Physicians concerned over 'perceived loss of autonomy' after removal of Erlanger chief of staff

In a recent development, physicians outside of Chattanooga, Tenn.-based Erlanger Health System are expressing concern following the removal of Chris Young, MD, from his roles as trustee and chief of staff, according to the Chattanooga Times Free Press.

Fifteen physician leaders on the board of directors at the Chattanooga and Hamilton County Medical Society expressed their concerns in a letter sent Nov. 22 to the Erlanger board and Erlanger management.

In the letter, which was obtained by the Times Free Press, the leaders said the relationship between the board and medical staff at Erlanger has "become the topic of enormous concern and conversation" among physicians in the community, the newspaper reported.

"Our board of directors includes a diverse group of physicians who are profoundly concerned about the perceived loss of autonomy of employed and independent medical staffs, compelling us to document our concerns," the letter states, according to the Times Free Press. "This situation is heightened because the physician in question is without a doubt one of the most widely respected physician leaders in the state and has voluntarily devoted his time and much of his career to the Erlanger Health System."

According to the newspaper, the medical society letter also states that "the action taken by the board of trustees has the potential to create fear and distrust among the very physicians who are most critical to the success of every hospital and may lessen the physician voice in concerning ways."

The Chattanooga-Hamilton County Hospital Authority board of trustees, which governs Erlanger Health System, voted Oct. 28 to remove Dr. Young from his trustee role as well as his role as chief of staff at Erlanger over allegations that he violated his fiduciary duty by sharing unspecified confidential information.

Dr. Young is an anesthesiologist with ACE Anesthesia in Chattanooga. He is contracted to provide anesthesia services to Erlanger and became chief of staff and a board member in January. The chief of staff at Erlanger, who also holds an ex officio seat on the authority's board of trustees, is elected by physicians that either work at or are privileged at the health system. Erlanger said his removal from the chief of staff position does not remove him from practicing at Erlanger. Prior to the chief of staff role, Dr. Young was vice chief of staff at Erlanger. He also is a delegate for the American Medical Association.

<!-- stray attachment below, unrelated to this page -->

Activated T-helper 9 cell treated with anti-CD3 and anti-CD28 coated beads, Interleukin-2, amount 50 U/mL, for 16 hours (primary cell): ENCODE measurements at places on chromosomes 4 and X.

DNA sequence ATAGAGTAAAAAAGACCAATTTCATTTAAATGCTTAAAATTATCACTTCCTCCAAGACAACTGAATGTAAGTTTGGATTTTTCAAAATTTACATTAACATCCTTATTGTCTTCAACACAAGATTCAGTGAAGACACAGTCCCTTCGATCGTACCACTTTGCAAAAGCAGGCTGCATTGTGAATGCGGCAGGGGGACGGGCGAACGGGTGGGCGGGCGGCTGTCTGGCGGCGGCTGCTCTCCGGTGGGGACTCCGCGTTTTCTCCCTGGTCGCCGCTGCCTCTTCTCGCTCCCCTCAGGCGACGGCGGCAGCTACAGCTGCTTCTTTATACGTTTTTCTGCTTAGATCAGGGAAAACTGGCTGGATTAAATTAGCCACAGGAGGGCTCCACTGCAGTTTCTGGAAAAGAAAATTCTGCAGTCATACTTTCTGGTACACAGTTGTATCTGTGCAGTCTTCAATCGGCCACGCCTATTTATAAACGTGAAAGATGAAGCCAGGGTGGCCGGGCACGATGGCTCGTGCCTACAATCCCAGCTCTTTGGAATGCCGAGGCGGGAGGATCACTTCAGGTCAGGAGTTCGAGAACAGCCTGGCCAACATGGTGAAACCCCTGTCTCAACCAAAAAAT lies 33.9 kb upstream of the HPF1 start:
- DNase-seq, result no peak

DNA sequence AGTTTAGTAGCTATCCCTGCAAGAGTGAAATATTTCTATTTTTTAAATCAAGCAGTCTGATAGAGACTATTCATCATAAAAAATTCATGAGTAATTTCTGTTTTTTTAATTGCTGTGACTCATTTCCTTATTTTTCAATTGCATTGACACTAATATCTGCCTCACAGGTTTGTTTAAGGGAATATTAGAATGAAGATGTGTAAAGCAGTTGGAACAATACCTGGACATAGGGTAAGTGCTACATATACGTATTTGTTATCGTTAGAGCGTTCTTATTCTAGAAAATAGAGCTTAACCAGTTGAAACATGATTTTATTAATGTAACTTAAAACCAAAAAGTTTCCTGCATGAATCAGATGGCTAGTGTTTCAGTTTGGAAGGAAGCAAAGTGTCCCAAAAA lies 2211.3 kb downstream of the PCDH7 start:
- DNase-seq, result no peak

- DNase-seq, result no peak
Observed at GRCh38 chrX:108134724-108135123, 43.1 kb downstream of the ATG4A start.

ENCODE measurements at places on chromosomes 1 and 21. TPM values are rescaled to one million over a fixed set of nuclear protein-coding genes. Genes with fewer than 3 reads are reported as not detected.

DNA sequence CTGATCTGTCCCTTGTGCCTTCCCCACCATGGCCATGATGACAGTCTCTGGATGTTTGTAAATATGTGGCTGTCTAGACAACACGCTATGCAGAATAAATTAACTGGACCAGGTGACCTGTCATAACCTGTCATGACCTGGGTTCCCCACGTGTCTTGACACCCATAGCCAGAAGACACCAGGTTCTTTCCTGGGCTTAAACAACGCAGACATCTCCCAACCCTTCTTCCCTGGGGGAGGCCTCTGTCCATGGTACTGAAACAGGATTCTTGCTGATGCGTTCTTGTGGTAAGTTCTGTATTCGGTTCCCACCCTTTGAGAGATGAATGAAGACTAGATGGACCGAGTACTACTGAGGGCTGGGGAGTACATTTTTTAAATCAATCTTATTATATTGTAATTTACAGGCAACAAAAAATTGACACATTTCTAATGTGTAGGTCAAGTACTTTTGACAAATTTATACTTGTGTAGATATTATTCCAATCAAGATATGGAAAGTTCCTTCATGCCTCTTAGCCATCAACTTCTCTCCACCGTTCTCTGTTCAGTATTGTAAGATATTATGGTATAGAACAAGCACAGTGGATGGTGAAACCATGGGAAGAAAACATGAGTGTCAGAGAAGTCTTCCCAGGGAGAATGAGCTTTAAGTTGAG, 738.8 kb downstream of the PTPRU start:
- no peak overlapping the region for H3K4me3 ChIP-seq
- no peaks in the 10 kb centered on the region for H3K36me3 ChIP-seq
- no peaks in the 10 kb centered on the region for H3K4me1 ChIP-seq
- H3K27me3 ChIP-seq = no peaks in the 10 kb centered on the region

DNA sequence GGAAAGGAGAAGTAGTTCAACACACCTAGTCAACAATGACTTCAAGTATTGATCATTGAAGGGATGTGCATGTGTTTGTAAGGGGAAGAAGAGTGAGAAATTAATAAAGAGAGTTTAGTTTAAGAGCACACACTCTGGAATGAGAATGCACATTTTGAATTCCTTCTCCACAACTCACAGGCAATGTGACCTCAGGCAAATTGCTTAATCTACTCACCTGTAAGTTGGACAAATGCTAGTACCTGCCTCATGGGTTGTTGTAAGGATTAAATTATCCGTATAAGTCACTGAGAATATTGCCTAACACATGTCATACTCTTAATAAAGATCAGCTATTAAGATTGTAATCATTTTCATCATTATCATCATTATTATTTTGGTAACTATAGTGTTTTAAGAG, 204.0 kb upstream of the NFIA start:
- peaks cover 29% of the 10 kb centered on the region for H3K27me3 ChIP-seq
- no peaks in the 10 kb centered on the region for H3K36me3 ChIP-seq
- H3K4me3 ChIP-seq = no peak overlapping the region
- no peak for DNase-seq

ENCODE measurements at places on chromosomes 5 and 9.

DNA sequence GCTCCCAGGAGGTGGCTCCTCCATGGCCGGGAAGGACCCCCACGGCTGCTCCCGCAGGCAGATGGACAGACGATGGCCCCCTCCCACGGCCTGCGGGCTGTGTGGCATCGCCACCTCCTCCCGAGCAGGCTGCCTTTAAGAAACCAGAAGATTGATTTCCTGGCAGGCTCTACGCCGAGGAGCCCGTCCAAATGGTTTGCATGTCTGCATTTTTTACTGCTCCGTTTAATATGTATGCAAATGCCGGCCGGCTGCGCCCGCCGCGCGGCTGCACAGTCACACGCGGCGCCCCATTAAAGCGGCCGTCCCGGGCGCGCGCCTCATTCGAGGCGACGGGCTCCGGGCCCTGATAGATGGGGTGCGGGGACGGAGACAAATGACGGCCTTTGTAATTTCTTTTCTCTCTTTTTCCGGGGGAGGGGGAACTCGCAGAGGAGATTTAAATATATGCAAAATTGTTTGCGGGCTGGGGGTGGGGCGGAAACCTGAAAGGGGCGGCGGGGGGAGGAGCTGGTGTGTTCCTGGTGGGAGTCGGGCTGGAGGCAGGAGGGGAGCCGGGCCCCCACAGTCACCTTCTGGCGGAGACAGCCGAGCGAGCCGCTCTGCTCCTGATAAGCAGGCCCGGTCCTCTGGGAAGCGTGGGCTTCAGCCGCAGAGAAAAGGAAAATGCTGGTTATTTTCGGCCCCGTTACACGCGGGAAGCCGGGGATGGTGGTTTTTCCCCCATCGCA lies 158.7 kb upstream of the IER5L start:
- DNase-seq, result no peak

In a statement from Erlanger shared with Becker's on Nov. 1, health system officials said the board "takes no action without due consideration of one of its most valuable partnerships — the medical staff. In that light, it is the board's hope that members of the medical staff and anyone else with questions will understand and appreciate that the board would not have taken action were it not obligated by the facts to ensure that the board continues to meet its fiduciary duties to Erlanger."

Dr. Young, in an emailed statement to the Times Free Press after the October meeting, said he "find[s] the process of the board action disturbing in that I was never told the specific allegation against me nor given the opportunity to address the board in person."

A spokesperson for Erlanger told Becker's the health system's 11-member board immediately sent a response letter addressing the medical society's concerns.

The response, which was shared with Becker's, states: "While distinct from the duty of a physician owed to their patients, each trustee has a legal and professional duty to [Erlanger] as a fiduciary. These duties require the board to investigate and act upon matters that come to their attention, and these same duties sometimes preclude the board from disclosing private information even to valued partners such as the medical staff (or anyone other than trustees and legal counsel). While the board did not expect to be in this unfortunate position, the board had an obligation to act in a manner consistent with these duties and in the best interests of the hospital."

The board's letter also states that the board "acted carefully and diligently" and welcomes the medical society's "continued feedback, collaboration and engagement."

Erlanger Vice Chief of Staff Chris Poole, MD, who served as secretary of the Erlanger medical staff prior to the vice chief role, is replacing Dr. Young in his chief of staff and trustee roles.  

Access the full report here

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